Foreground - two groups on speedlight each, one using yellow gel. Background one group with green gel on two speedlights.
Foreground – two groups on speedlight each, one using yellow gel. Background one group with green gel on two speedlights.

In the above example I may place a couple speedlights with green gels to illuminate the background and a couple on the subject to provide warmth and depth, maybe from different angles. In this case, if I apply the background to one group and each subject light to their own group, I can control the lighting as I please. And because we use TTL, the overall result will be exposed correctly – always. But, what if I want to decrease the background? Simple, just reduce the background group’s exposure. Since it is still TTL, the camera will compensate and maintain a good exposure, but with the background a little lower.

The RoboSHOOT© TTL radio triggers from Serene Automation LLC do just this and much more.  In this article we will cover only the flash group capabilities of the product. Flash groups can be individually controlled to affect all speedlights assigned to that group – they can be enabled or disabled, exposure set and configured as TTL or manual (for those situations where manual exposure is preferred), zoom head can be set directly or configured to follow the camera zoom. In addition, the overall TTL exposure can be adjusted up or down, all flashes can be enabled or disabled, and the flash exposure can be locked for subsequent shots. So, whatever you want the speedlight to do, RoboSHOOT© provides it. Plus, if you want to use a powerful Nikon speedlight with your Fuji Camera you can do it, and with the same capabilities – yes! Nikon iTTL is supported on Fujifilm cameras.

The RoboSHOOT© product supports four flash groups. There are two ways to control them: using an Android or iPhone App or using profiles. The App can be used with the RoboSHOOT© MX-20 product – the app image below shows a basic example. As mentioned before, flash groups on RoboSHOOT© are full TTL. So, the camera will compensate when you adjust TTL levels of the group. So, the settings are relative, meaning if one group is +1 and the other is +1/3, the result is the same as +2/3 and 0 – in both cases the groups are 2/3 ev apart. To give more or less flash power then the camera asks for, a TTL offset value is used. This gives you predictable yet complete control over the results. Profiles, the other method of controlling groups, are simply stored flash group settings. You can set up four individual profiles and select the one you want or even bracket over all four with or without using the app! This is great for repeatable portraits or taking a variety of macro shots, as below, with different lighting profiles, for example.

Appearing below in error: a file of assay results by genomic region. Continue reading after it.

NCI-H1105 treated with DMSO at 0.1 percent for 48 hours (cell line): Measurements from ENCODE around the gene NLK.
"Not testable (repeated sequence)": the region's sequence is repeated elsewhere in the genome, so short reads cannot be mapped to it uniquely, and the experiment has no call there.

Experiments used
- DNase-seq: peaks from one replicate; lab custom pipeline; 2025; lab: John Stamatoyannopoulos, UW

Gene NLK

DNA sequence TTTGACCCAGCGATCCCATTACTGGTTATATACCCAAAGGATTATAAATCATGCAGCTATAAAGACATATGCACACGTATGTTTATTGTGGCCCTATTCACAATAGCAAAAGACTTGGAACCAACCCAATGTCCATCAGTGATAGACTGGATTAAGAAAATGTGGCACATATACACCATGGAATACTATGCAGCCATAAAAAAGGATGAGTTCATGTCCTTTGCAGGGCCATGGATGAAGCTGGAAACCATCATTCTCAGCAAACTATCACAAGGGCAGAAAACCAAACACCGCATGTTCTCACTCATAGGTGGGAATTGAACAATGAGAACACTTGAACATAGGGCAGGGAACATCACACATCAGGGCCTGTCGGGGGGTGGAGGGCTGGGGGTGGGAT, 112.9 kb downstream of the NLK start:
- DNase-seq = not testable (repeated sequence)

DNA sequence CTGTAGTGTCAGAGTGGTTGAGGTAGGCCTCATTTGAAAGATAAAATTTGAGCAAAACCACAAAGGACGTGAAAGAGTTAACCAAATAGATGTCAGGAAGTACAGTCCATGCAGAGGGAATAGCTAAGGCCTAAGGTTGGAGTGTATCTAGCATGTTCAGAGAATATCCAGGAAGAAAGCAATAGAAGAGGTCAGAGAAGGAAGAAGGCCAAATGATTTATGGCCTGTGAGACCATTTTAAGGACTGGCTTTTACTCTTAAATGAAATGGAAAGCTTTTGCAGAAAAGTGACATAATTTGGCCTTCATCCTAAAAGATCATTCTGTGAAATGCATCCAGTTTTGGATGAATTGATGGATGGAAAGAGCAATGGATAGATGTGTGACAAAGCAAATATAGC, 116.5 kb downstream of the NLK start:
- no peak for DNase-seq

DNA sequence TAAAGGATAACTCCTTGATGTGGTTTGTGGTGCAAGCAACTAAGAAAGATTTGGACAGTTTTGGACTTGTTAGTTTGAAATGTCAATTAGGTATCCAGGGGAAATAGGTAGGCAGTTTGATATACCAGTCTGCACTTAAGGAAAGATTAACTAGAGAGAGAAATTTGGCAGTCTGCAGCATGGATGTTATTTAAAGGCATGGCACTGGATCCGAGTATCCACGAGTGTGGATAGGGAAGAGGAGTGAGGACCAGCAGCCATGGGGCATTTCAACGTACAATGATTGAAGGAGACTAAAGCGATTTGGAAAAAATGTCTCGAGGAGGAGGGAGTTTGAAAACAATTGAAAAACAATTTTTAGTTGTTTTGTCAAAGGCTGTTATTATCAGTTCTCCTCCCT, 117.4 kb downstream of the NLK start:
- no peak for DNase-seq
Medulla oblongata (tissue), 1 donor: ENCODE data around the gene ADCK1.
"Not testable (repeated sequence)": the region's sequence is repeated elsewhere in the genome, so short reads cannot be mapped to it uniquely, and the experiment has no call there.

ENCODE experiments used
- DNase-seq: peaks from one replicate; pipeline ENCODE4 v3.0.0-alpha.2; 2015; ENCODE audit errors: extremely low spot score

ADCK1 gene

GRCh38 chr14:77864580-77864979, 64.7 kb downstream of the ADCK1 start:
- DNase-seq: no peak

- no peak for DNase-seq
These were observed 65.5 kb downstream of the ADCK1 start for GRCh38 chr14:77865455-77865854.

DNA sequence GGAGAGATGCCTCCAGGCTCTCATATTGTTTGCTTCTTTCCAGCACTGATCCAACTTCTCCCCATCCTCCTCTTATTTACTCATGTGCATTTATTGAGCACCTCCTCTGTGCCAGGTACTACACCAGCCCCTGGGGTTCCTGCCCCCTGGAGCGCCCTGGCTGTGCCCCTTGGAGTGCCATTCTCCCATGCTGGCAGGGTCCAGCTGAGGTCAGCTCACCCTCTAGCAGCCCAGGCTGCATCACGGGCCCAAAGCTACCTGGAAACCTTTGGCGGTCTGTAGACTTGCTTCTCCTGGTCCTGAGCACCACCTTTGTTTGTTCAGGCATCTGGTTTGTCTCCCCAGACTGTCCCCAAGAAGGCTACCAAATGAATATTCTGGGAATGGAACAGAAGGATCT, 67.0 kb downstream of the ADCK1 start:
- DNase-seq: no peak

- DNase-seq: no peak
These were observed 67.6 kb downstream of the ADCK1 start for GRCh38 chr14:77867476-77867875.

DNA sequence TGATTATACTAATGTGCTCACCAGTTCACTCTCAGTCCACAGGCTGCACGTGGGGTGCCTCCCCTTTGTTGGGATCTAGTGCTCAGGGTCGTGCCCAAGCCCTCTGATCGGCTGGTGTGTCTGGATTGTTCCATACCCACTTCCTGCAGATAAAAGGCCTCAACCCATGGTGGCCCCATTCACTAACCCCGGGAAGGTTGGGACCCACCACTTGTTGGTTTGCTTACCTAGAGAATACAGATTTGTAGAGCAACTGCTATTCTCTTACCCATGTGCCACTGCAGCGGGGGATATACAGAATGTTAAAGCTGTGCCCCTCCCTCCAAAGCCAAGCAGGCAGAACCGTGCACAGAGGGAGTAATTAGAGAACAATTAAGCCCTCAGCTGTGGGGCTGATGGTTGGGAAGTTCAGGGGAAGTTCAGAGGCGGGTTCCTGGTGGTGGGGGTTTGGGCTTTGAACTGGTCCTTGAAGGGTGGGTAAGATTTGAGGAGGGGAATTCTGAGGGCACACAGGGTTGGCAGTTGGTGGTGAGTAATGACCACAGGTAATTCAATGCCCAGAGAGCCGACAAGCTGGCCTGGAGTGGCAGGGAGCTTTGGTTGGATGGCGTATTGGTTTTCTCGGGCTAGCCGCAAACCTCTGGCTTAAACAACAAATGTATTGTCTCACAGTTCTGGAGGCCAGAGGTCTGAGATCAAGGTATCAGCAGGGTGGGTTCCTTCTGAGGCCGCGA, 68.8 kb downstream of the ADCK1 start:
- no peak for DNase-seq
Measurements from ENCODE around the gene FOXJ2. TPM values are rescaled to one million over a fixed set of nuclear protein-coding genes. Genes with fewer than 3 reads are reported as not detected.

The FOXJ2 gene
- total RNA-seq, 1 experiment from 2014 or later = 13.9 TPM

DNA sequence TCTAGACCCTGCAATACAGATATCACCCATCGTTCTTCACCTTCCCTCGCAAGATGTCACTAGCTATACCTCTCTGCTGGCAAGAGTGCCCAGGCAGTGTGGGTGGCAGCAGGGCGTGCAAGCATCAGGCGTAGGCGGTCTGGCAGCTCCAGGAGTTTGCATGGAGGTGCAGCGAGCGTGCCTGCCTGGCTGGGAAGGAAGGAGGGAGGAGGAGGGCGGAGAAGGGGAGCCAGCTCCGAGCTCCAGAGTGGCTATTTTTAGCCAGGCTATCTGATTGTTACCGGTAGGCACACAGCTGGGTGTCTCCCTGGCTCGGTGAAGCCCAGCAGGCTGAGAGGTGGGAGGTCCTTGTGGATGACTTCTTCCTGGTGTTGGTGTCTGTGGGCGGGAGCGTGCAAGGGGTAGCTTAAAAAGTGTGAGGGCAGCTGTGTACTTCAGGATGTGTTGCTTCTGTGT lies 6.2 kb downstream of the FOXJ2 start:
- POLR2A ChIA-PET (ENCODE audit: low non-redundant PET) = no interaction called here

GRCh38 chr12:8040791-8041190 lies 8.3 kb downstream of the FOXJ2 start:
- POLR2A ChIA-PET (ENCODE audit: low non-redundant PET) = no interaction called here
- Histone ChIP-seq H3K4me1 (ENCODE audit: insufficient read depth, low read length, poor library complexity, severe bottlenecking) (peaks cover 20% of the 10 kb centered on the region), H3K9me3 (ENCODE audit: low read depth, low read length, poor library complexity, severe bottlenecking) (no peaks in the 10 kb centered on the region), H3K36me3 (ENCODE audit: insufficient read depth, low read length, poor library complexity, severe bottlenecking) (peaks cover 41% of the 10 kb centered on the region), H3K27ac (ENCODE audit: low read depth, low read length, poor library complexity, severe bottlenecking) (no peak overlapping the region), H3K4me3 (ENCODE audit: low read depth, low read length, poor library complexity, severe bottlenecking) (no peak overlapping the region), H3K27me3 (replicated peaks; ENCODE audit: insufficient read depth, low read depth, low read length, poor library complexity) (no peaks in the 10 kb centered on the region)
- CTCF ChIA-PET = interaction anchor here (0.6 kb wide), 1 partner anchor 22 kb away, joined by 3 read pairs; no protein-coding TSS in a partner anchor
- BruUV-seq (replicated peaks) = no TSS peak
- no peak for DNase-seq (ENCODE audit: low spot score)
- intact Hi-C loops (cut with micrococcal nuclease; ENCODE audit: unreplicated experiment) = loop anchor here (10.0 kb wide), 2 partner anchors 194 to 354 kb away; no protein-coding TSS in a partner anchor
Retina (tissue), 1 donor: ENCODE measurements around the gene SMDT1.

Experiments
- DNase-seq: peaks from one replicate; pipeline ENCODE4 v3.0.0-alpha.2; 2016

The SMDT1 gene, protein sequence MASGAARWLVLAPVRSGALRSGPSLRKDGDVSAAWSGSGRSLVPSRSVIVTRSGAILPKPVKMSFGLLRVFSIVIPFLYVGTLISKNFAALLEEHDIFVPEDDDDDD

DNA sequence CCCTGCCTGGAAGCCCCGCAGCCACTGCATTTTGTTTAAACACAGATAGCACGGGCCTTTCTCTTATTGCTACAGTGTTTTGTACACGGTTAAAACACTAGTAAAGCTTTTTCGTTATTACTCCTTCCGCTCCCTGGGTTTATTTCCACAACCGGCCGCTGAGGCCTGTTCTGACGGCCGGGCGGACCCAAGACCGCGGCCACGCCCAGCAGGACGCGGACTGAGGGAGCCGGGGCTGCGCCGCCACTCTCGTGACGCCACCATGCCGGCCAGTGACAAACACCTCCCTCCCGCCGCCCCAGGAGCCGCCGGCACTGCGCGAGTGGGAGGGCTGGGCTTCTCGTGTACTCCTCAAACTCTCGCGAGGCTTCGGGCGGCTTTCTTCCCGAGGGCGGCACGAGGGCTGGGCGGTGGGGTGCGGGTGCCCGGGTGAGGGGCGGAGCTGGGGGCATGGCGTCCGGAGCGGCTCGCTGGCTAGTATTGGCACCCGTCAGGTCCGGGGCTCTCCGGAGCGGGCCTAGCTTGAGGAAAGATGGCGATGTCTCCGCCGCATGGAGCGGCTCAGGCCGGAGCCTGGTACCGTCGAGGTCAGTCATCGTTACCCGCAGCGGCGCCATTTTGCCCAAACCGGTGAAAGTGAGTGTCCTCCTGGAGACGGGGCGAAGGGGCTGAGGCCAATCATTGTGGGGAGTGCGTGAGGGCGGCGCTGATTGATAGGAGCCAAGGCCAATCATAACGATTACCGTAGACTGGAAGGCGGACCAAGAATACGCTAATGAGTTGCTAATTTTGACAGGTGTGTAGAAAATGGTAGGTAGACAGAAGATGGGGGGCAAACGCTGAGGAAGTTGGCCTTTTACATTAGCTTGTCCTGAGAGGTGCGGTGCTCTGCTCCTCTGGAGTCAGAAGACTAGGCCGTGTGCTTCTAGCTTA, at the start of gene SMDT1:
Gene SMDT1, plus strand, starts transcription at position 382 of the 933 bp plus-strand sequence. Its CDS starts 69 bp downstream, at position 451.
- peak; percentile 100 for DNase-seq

Flash group control view including overall offset, enable, and exposure lock
Flash group control view including overall offset, enable, and exposure lock

Taking your flash off-camera opens an entire new range of possibilities – akin to owning a new camera. Adding the limitless configurations of RoboSHOOT© flash groups completely frees the imagination. More information about RoboSHOOT© is available on the Serene Automation Website. They are also distributed by OmegaBrandess and can be purchased at Adorama, B&H Photo, and other select photo retailers in the US.

Each image has identical flash / camera position. Profiles were used for flash settings.
Each image has identical flash / camera position. Profiles were used for flash settings.

John Poremba
Serene Automation LLC